Singapore couples do seem to have less sex compared with other countries (Married women here have less sex than desired: Study, Jan 5).
Perhaps men, just like the women interviewed, would rather have more sex than they actually do.
Creating the mood for love starts with increasing the level of consideration and affection between partners in a marriage.
Years into a marriage when the first flush of sexual attraction has worn off, habituation sets in, with libido abating.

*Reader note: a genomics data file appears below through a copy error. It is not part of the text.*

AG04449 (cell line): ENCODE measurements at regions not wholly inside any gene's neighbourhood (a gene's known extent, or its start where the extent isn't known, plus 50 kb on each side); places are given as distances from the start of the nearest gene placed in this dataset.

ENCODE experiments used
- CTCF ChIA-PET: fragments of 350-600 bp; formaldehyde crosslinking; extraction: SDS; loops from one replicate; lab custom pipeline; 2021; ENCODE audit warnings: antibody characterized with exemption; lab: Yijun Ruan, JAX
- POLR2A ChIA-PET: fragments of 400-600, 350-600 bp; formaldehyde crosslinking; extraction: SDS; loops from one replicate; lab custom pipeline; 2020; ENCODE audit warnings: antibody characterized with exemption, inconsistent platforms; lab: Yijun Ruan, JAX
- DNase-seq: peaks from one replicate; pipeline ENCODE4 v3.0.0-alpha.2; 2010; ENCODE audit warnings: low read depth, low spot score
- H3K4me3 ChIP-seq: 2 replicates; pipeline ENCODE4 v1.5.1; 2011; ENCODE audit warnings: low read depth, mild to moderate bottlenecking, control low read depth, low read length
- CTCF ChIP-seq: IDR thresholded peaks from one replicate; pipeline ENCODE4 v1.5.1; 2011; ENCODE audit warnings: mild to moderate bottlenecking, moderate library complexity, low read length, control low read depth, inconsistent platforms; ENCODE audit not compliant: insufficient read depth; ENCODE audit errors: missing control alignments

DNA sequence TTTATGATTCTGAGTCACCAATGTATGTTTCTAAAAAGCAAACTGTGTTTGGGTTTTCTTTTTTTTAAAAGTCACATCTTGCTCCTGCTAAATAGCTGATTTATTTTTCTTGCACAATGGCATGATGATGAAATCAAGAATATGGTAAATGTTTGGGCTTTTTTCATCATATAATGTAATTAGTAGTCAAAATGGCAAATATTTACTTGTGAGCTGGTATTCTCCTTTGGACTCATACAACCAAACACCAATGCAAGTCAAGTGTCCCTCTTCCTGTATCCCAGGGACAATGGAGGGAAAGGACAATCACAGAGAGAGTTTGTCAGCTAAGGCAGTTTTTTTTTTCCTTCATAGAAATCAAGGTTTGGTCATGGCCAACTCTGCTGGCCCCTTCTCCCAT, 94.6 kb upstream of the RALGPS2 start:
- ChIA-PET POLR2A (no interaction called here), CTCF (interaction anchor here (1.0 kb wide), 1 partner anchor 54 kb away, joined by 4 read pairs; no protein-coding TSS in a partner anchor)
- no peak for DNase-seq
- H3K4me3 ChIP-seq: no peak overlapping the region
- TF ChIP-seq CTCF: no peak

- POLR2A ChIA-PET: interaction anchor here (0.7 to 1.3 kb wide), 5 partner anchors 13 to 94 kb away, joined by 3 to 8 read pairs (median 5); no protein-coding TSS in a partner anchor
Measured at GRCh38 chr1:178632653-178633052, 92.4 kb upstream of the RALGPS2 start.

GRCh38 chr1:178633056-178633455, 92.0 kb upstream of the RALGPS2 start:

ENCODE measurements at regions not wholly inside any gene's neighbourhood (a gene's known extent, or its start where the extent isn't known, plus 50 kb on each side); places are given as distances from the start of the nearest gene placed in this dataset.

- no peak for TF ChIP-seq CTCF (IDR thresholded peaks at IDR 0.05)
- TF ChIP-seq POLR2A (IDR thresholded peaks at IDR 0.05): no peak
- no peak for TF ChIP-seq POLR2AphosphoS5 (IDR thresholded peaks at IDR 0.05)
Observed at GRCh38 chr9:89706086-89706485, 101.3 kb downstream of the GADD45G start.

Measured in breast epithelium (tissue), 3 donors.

More stressful financial commitments, long work hours and the procreation process already settled, sex becomes more a chore than romantic enhancement of the spousal relationship.
Yes, couples can remain happy in a stable relationship, replacing sex with mere companionship, but coupling accentuates closeness.
Where there is no more sexual intimacy, husbands and wives will develop vastly disparate levels of sexual need.
Refusing sex may simply provide an excuse for the other to seek gratification outside of marriage. Discussion of each party's needs and preferences will lead to better empathy and fulfilment.
In the end, where there is mutual respect, it doesn't matter how couples whet their sexual appetites as long as they seek satisfaction within the home.
Yik Keng Yeong (Dr)